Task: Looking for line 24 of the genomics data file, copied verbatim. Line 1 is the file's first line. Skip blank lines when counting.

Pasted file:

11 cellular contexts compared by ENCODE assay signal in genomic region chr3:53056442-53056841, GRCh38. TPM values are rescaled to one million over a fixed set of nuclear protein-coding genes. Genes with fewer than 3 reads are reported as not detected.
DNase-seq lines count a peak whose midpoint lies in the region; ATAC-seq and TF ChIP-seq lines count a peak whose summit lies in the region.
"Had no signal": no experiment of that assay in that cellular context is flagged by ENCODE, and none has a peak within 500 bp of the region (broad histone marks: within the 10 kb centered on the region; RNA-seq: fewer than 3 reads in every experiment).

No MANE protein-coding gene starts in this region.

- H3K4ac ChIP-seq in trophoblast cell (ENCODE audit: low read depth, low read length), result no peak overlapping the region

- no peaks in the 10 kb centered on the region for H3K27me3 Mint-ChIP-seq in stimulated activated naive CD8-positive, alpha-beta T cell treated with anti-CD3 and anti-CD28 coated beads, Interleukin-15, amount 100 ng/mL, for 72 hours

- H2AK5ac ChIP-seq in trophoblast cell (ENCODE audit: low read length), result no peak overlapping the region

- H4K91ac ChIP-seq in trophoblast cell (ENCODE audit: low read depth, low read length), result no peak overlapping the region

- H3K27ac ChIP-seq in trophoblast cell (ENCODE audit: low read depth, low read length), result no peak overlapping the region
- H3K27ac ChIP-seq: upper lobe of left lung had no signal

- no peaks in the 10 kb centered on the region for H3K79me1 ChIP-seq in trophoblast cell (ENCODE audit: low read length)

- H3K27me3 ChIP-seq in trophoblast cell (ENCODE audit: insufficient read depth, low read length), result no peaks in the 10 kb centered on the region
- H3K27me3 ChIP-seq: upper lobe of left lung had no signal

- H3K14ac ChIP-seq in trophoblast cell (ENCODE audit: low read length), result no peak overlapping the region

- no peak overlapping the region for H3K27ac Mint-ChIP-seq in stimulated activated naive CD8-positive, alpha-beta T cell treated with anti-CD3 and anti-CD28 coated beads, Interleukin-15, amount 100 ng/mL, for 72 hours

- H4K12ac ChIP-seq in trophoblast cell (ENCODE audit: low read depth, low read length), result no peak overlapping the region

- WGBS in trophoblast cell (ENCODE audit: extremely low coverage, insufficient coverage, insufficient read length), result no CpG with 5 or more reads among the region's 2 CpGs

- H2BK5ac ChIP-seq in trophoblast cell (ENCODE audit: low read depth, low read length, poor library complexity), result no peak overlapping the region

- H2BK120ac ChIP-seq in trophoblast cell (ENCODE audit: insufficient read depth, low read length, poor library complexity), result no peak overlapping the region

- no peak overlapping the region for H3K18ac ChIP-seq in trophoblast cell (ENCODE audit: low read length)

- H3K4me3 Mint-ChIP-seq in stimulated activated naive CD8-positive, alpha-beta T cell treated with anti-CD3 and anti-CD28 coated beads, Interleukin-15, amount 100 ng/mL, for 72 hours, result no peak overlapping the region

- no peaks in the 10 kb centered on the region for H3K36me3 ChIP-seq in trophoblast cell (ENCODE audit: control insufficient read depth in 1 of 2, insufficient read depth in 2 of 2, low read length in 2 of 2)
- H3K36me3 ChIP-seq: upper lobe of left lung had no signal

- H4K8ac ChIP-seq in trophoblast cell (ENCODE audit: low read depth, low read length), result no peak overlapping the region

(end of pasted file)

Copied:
- H4K8ac ChIP-seq in trophoblast cell (ENCODE audit: low read depth, low read length), result no peak overlapping the region